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Drug Approval Process in India

Regulatory Bodies for Drug approval in India

The Drug and Cosmetic Act 1940 and Rules 1945 was enacted to regulate the import, manufacture, distribution and sale of drugs and cosmetics in India. The Central Drugs Standard Control Organization (CDSCO) is the regulatory body (as FDA in the USA) in India and drug controller general of India heads the CDSCO.

In 1988, the Indian parliament added Schedule Y to the Drug and Cosmetics Rules 1945. It provides the guidelines and requirements for clinical trials. It was further amended in 2005 to make it more aligned with international standard.

Definition of New drug :

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Rule 122E under The Drug and Cosmetic Act 1940 and Rules 1945 defines the ‘new drug:

“drug, including bulk drugs substance (or phytopharmaceutical drug) which has not been used in the country to any significant extent under the conditions prescribed, recommended or suggested in its labelling and has not been recognised as effective and safe by the licensing authority for the proposed claims, drugs already approved for certain claims, which are now proposed to be marketed with modified or new claims (viz., new indications, dosage, dosage forms or routes of administration), or fixed-dose combinations of two or more drugs, individually approved earlier for certain claims, which are now proposed to be combined for the first time in a fixed ratio, or a new fixed ratio, with certain claims, (viz., indications, dosage, dosage forms or routes of administration)”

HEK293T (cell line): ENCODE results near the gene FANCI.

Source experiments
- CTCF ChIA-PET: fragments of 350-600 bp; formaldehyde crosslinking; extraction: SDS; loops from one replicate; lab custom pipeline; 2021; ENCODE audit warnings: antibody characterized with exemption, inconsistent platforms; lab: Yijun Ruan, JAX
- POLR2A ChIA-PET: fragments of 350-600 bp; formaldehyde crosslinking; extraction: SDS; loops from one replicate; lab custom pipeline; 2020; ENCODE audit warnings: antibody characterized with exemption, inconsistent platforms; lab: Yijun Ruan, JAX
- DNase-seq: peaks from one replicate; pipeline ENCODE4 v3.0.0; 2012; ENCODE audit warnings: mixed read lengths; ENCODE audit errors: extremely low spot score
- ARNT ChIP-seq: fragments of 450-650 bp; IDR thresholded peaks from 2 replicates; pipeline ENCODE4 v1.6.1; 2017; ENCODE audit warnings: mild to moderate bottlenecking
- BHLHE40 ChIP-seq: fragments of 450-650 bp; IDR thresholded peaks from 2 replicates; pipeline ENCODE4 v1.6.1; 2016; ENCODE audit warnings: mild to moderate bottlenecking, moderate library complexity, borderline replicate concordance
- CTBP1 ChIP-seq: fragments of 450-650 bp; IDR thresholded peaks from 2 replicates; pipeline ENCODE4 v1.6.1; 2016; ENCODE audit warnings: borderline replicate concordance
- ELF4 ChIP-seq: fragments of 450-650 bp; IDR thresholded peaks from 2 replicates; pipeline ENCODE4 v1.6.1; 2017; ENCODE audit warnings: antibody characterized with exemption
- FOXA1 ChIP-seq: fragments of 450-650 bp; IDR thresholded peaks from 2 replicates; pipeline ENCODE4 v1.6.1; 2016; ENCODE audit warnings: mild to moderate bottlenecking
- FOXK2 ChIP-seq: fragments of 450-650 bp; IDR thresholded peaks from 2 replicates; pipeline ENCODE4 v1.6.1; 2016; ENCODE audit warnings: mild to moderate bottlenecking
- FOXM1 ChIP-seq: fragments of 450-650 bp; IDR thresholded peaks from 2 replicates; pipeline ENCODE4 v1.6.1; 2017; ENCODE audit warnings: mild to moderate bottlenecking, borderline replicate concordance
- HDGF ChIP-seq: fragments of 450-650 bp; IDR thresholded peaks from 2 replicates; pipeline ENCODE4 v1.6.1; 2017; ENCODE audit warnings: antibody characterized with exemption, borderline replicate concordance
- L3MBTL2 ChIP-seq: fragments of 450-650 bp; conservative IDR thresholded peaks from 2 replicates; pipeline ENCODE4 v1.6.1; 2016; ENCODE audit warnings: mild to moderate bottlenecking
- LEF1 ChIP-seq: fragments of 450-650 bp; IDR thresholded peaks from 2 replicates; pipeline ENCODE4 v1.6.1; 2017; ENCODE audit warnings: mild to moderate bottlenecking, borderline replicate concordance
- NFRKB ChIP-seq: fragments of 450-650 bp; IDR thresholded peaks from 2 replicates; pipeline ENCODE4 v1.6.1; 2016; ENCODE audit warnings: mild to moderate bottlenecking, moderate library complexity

It is important to point out that “new drug shall continue to be considered as a new drug for a period of four years from the date of its first approval or its inclusion in the Indian Pharmacopoeia whichever is earlier”

Information and data required for approval of clinical trial and/or to import or manufacture of a new drug for marketing in India are clearly described in 122A, 122B and 122D, 122DA, 122DAA, 122E rules of Drugs and Cosmetics Rules and Appendix I, IA and VI of Schedule Y.

Form 29: Applicant/Sponsor has to take NOC from CDSCO. Based on this, the applicant can take license in form 29 from the state Licensing authority to manufacture test batches of new drugs (for development and generation of data).

New Drug Approval Process in India:

  • New drug candidate being developed in India and not Marketed anywhere else.
  • New Drug candidate being developed outside India and not marketed anywhere in the world.
  • If the drug is already approved/marketed in other countries but not approved in India.
  • Drug candidate which are approved in other countries and being used from several years:

New drug Discovered in India and not Marketed anywhere else:

If a new substance is discovered in India and not approved in any part of the world, then all Phases of the trial (Phase I to Phase III)  needs to be conducted to get the Market authorization.